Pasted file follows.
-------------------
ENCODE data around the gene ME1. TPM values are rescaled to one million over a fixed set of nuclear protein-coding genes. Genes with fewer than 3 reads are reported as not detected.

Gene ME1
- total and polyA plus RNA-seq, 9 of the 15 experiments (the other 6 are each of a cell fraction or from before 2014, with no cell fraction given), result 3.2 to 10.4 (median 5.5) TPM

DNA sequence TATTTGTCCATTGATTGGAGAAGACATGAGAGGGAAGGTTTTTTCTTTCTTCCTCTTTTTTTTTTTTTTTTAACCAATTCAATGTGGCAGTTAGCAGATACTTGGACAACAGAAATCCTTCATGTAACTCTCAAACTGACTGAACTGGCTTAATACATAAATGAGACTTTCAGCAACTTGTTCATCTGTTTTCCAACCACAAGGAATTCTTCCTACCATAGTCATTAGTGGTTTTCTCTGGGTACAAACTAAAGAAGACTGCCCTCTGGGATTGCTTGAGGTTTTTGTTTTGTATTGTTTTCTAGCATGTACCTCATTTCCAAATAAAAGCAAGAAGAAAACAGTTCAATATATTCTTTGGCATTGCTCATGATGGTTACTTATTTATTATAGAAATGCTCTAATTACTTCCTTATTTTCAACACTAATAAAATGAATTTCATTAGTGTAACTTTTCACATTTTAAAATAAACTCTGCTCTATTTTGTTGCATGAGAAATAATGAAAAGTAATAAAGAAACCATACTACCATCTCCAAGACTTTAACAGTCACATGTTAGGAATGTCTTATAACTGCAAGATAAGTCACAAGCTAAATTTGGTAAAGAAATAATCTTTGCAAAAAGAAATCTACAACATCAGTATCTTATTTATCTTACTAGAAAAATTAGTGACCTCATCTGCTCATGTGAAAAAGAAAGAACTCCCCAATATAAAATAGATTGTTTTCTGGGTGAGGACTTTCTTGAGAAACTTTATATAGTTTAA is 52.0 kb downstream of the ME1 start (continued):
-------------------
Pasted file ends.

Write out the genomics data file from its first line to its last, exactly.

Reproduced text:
ENCODE data around the gene ME1. TPM values are rescaled to one million over a fixed set of nuclear protein-coding genes. Genes with fewer than 3 reads are reported as not detected.

Gene ME1
- total and polyA plus RNA-seq, 9 of the 15 experiments (the other 6 are each of a cell fraction or from before 2014, with no cell fraction given), result 3.2 to 10.4 (median 5.5) TPM

DNA sequence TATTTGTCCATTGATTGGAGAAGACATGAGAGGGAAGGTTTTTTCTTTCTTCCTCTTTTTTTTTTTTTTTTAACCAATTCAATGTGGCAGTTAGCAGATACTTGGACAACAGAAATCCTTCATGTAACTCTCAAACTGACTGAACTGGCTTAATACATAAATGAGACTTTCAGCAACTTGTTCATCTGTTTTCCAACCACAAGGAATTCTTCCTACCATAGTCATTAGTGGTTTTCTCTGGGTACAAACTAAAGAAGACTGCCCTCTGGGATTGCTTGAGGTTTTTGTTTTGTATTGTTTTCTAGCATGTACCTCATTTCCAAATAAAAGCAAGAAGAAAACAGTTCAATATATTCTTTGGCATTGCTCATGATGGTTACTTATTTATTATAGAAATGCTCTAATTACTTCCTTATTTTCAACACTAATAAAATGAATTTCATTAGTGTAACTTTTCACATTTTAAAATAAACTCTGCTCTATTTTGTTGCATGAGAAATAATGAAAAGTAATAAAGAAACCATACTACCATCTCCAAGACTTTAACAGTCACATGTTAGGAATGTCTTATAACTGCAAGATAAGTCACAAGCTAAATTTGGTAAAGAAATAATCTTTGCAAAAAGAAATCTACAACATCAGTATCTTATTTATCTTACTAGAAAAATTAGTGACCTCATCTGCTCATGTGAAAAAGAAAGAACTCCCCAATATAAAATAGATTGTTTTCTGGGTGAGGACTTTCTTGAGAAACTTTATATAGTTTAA is 52.0 kb downstream of the ME1 start (continued):